Is New York State the best place to be if you become septic? Isn’t this the state that brought a bill to the assembly in 2011 that threatened to make “reckless infection of a patient with a communicable disease by a health care provider” a felony? Now, the governor has mandated that all New York hospitals develop aggressive procedures for identifying sepsis. Didn’t the “Surviving Sepsis Campaign” start in 2002? So – better late than never, New York.
But wait – why is a state governor mandating this? Shouldn’t something like this come from the medical folks and not the government? Could it be that N.Y. hospitals aren’t doing such a great job at diagnosing and managing sepsis? As a physician I am embarrassed that the government needs to tell us that this is an issue. I’m proud to say my hospitals have been following the sepsis guidelines for years, but I guess some hospitals haven’t.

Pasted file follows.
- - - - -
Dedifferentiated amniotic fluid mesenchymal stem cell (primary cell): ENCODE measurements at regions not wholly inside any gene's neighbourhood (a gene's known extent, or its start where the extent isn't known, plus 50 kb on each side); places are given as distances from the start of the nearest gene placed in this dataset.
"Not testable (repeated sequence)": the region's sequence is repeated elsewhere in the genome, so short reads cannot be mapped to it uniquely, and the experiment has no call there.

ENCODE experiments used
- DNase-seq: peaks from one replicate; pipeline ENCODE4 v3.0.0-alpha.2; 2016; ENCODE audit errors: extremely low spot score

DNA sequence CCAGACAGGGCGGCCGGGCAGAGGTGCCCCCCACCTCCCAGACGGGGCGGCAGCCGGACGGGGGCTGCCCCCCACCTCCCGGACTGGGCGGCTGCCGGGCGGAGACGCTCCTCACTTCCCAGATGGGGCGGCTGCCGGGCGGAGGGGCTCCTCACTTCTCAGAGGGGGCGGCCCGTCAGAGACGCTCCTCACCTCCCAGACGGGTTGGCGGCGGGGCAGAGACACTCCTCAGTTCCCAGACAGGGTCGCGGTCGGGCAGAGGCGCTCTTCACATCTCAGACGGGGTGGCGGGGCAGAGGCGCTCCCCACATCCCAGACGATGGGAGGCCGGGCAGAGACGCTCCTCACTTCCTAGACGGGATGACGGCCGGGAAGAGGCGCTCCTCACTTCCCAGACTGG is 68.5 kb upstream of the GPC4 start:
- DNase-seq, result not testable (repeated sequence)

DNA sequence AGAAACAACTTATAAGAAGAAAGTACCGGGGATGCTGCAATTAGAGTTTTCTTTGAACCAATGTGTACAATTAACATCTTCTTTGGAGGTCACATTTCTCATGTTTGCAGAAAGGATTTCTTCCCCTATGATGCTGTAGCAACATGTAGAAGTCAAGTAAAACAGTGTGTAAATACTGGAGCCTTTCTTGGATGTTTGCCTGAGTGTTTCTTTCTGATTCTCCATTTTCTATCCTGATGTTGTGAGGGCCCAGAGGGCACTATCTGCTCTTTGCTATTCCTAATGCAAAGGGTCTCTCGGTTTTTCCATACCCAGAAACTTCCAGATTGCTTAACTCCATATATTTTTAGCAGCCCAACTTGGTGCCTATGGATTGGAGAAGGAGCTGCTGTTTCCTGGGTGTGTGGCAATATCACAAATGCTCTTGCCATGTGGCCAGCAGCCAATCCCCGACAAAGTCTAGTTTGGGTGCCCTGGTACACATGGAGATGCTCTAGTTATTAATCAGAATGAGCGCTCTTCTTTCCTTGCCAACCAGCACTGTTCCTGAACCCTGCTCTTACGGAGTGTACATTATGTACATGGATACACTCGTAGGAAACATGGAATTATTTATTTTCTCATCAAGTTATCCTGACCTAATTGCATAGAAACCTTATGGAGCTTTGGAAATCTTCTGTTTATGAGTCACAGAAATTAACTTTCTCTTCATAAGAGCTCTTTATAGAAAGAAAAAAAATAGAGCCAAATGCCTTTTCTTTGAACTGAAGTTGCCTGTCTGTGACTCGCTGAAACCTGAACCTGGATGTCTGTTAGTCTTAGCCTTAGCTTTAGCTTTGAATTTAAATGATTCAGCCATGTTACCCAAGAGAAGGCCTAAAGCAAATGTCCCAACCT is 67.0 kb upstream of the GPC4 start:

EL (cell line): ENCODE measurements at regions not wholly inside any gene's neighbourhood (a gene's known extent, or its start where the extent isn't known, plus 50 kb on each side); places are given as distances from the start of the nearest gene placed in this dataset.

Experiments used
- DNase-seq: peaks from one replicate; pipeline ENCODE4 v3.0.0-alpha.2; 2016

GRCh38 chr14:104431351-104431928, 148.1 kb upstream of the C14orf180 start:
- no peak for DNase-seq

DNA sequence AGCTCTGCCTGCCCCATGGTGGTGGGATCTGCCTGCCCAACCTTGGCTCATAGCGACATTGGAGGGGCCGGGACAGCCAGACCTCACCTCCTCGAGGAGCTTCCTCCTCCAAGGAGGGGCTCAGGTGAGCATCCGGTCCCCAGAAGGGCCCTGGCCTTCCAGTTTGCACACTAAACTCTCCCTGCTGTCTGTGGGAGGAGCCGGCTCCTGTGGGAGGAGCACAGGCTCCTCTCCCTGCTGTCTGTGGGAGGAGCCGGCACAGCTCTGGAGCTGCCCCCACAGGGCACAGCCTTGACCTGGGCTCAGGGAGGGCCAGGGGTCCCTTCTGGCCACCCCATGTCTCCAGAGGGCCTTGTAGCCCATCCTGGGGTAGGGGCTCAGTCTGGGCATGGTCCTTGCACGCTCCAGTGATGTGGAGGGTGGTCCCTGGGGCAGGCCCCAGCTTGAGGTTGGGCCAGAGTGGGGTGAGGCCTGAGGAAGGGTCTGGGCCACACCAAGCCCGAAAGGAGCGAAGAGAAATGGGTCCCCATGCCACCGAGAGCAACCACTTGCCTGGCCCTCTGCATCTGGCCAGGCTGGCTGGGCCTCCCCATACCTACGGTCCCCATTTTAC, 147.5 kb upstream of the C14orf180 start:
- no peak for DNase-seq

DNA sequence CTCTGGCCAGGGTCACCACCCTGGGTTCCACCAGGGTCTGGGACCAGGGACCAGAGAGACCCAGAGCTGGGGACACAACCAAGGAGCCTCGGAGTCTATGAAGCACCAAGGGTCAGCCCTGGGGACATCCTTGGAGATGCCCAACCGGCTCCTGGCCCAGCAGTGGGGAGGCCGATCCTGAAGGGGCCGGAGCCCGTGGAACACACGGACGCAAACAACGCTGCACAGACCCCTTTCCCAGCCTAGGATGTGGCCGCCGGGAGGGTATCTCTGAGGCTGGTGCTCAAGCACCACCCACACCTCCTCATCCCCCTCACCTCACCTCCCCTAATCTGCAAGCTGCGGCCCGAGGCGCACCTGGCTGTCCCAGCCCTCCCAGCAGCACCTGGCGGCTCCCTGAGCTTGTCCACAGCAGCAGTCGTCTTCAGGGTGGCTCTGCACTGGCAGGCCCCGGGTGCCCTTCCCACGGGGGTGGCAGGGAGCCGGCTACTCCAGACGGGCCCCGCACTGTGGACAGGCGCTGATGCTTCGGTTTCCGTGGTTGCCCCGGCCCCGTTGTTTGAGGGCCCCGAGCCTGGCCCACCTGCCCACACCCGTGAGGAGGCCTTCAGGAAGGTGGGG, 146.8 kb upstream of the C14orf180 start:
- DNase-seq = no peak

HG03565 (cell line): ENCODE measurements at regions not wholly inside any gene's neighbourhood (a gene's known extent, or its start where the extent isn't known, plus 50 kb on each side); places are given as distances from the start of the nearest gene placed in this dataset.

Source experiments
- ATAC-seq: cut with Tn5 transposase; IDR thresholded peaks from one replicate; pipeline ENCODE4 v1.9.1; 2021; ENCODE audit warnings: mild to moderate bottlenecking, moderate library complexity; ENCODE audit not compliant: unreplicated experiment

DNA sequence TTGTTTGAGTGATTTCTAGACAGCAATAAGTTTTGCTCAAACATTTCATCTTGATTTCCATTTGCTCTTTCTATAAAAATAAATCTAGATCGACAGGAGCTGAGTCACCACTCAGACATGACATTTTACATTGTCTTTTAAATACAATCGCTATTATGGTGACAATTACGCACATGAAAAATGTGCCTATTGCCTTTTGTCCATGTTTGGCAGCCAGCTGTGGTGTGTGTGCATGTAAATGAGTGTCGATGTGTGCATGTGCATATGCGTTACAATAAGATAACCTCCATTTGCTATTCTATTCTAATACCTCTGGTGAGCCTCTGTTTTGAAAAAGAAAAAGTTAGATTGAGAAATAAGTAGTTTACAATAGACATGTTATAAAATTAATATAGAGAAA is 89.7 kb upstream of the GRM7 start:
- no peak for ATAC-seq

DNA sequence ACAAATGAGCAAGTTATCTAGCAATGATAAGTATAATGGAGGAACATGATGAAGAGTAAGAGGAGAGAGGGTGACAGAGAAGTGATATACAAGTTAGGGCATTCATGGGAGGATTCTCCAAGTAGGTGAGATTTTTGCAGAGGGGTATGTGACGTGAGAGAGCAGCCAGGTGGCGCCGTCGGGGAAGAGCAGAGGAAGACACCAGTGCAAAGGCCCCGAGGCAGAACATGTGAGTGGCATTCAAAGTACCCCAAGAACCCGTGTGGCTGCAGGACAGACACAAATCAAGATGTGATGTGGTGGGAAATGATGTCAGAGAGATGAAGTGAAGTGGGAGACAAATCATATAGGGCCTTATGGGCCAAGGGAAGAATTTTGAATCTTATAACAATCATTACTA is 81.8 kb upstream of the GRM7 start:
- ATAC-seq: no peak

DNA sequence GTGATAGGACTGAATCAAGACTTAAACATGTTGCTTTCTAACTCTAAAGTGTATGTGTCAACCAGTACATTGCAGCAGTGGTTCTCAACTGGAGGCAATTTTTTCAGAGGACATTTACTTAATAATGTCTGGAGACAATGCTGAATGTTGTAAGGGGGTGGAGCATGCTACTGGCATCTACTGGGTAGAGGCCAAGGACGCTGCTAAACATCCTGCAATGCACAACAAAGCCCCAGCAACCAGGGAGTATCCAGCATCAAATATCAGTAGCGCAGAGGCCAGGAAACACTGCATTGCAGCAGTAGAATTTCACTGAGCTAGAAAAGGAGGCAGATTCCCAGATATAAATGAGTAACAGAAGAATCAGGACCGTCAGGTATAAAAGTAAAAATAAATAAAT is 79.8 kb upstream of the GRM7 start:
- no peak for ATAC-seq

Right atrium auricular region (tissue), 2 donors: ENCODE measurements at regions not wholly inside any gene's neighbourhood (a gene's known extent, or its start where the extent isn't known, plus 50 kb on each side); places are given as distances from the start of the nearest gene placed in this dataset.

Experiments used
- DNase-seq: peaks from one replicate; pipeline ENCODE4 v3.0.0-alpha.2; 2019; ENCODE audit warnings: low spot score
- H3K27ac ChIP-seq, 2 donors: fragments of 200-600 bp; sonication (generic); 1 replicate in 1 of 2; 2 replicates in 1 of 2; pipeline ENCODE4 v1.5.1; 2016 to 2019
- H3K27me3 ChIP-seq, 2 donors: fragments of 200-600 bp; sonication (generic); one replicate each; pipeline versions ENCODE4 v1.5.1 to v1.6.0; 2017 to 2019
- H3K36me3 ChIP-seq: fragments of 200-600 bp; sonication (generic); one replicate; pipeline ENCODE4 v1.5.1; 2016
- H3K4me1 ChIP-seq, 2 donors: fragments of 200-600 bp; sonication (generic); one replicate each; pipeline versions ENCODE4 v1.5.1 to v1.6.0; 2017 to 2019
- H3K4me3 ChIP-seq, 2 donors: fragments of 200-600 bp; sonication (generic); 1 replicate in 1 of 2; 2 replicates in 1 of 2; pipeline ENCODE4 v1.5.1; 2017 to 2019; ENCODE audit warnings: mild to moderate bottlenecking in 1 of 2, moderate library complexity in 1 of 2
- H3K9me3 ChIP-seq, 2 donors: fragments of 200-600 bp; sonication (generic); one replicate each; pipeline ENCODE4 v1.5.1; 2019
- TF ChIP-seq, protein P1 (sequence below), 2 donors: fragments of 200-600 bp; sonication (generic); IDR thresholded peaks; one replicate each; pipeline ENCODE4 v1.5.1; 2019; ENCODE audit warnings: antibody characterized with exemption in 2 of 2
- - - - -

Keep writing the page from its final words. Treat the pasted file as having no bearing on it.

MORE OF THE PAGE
Shouldn’t this evidence-based medicine approach to diagnosing and treating sepsis be a quality factor monitored by physicians, nurses, quality personnel, and medical staff professionals? Should we be waiting for the government to tell us what the right thing to do for our patients is? Should our hospitals’ credentialing and privileging process be more attuned to matters of life and death than to the number of discharge summaries not dictated in a “timely” fashion? What do you think?